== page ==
(Reuters) - A 21-year-old man from Georgia has been arrested and charged over allegations he plotted to attack the White House by blowing a hole in it with an anti-tank rocket then storming the building with guns and grenades, U.S. prosecutors said on Wednesday.
Hasher Jallal Taheb, of the Atlanta suburb of Cumming, was arrested in Gwinnett County on Wednesday and appeared briefly in federal court in Atlanta in a case brought by the Federal Bureau of Investigation, Byung Pak, the U.S. attorney for the Northern District of Georgia, told reporters.
“His alleged intent was to attack the White House and other targets of opportunity in the Washington, D.C., area by using explosive devices, including an improvised explosive device, an anti-tank rocket,” Pak said.
All threats have been neutralized, Pak said in a statement.
It was not clear whether Taheb had a lawyer.
A criminal complaint said around March 2018 a community member contacted law enforcement to say Taheb had become “radicalized.” On Aug. 25, 2018, Taheb put his vehicle up for sale and an FBI informant showed interest in buying it, the complaint said.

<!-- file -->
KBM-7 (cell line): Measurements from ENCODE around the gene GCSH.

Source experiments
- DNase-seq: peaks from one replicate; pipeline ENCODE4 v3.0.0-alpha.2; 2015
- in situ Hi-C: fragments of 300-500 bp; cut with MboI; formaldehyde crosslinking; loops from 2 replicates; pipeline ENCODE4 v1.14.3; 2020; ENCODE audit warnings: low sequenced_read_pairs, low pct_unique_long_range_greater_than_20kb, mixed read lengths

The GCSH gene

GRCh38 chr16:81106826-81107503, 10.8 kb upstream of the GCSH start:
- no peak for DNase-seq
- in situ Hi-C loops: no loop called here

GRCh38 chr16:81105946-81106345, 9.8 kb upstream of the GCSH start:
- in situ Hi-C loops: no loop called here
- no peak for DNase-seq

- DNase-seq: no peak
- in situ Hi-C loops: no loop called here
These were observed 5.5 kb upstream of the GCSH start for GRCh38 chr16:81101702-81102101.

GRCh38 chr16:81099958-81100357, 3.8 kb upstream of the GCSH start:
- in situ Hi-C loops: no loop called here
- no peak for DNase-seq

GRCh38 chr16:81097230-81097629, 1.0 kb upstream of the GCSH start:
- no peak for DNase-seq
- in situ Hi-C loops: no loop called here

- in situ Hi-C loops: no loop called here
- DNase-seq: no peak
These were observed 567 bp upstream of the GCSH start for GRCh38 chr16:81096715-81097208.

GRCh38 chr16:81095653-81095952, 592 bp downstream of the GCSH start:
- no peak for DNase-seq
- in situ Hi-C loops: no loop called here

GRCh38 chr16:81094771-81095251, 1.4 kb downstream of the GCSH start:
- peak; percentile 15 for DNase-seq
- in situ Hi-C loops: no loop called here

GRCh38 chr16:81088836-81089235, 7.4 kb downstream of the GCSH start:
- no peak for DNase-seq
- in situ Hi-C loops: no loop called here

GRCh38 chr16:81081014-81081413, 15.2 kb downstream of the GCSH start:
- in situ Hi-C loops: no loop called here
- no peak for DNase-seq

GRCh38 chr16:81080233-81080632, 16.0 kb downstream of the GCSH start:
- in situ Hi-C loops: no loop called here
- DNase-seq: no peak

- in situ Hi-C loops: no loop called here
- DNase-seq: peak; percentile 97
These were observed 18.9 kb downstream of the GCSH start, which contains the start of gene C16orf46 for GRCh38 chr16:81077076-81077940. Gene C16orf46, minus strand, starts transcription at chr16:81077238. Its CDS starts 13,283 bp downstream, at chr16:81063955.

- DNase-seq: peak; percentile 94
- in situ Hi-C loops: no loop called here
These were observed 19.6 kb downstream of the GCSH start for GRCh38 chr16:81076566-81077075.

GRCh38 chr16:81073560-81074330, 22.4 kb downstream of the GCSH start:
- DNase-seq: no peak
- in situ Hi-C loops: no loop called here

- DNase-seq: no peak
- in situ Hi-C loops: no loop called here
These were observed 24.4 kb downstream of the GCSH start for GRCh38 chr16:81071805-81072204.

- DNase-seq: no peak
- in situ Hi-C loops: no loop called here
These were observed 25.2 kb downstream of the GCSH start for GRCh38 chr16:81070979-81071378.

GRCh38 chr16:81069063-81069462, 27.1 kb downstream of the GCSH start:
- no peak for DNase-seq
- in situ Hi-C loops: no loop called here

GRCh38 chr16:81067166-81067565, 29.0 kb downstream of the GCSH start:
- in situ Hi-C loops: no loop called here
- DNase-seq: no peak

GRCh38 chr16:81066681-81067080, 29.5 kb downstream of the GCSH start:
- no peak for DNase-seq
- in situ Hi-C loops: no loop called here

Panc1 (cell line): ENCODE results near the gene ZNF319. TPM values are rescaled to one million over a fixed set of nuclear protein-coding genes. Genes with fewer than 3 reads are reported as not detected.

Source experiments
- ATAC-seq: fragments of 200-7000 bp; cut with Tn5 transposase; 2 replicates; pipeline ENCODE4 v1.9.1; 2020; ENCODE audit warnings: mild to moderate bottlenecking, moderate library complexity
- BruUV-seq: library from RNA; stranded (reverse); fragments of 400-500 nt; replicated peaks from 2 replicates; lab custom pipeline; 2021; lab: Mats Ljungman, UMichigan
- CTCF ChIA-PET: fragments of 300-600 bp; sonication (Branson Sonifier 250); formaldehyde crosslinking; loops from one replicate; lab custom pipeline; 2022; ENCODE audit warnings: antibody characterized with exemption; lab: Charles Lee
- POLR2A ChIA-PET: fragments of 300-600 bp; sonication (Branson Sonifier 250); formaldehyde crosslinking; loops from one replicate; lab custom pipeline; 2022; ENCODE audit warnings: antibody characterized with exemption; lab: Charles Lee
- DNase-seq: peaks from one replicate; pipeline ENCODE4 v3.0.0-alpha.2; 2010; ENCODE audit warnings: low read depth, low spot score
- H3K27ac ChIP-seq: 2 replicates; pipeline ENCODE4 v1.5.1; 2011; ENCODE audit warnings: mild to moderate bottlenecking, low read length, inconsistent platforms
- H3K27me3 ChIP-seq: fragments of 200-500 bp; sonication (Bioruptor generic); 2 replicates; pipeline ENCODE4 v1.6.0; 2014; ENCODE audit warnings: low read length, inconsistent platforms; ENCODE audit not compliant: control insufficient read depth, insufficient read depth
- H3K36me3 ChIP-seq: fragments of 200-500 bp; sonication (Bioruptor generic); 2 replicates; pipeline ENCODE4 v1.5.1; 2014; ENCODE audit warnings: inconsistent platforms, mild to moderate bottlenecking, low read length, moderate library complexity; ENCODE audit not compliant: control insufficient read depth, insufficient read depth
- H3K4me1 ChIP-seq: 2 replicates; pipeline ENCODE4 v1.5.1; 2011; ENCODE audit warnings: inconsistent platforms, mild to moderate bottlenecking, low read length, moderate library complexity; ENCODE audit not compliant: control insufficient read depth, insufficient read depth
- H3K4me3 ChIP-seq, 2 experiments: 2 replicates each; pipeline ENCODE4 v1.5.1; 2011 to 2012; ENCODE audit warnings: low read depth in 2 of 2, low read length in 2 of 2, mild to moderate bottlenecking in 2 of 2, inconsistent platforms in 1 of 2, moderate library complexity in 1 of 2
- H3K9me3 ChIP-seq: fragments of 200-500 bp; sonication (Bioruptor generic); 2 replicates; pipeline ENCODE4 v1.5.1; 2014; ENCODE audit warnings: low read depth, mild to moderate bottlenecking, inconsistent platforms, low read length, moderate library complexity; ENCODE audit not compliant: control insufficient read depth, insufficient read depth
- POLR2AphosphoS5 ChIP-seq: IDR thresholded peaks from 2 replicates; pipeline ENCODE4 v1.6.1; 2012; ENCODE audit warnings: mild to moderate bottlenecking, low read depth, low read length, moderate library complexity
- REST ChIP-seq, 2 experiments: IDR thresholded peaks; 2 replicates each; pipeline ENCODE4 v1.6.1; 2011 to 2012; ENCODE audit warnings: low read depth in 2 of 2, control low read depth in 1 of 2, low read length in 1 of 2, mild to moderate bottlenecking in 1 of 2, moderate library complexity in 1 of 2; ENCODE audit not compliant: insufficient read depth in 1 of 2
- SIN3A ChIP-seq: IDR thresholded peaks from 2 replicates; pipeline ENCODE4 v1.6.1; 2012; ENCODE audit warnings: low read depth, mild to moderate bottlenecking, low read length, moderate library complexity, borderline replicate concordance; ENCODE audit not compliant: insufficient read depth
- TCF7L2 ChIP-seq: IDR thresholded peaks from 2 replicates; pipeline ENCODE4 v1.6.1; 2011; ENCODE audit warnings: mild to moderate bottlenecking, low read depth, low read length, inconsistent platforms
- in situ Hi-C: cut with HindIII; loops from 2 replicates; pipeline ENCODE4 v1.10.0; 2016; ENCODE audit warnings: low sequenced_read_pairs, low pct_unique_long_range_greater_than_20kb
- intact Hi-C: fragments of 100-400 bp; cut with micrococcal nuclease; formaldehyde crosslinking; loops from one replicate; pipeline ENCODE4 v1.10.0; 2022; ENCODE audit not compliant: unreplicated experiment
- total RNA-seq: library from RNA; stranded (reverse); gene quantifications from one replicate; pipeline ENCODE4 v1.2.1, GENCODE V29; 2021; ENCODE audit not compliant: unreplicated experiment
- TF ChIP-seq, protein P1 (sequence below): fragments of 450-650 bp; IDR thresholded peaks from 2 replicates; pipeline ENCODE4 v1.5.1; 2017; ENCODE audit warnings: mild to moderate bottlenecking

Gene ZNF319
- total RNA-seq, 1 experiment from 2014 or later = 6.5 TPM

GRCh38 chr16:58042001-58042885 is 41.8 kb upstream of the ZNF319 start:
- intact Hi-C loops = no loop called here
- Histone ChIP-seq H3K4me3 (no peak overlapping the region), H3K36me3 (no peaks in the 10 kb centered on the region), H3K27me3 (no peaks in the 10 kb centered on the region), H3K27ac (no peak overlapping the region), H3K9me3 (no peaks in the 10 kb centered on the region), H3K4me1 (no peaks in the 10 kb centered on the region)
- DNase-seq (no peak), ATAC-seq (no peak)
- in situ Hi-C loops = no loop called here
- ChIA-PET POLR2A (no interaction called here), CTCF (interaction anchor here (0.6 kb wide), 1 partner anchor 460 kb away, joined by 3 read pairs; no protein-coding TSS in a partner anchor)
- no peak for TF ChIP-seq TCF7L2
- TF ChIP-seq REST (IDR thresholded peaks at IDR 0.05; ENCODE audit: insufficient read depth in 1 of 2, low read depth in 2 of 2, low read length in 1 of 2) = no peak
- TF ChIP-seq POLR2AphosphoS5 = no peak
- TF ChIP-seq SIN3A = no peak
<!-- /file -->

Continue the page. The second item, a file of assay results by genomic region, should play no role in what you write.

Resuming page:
Taheb later told the informant “he wished to conduct an attack in the United States against targets such as the White House and the Statue of Liberty,” according to the complaint.
Taheb told the informant “jihad was the best deed in Islam and the peak of Islam,” the complaint said.
At a December 2018 meeting with an undercover FBI agent, Taheb said he wanted to do as much damage as possible and he expected to become a “martyr.” Taheb told the agent to acquire weapons and explosives for the White House attack.
Later that month he told the agent he also planned to attack the Washington Monument, the Lincoln Monument and a synagogue. He wanted to use semi-automatic weapons, an “AT-4” anti-tank weapon and hand grenades, the complaint said. It said Taheb hoped to carry out the attack on or about Jan. 17, together with the agent and the informant.
“He described his plan to use the AT-4 to blow a hole in the White House so that the group could enter,” FBI Special Agent Tyler Krueger said in an affidavit. “His plan was to go in and take down as many (people) as they possibly could.”
He was arrested on Jan. 16 when he met another undercover agent to supposedly obtain weapons and explosives.
Reporting by Andrew Hay; editing by G Crosse, Leslie Adler and Grant McCool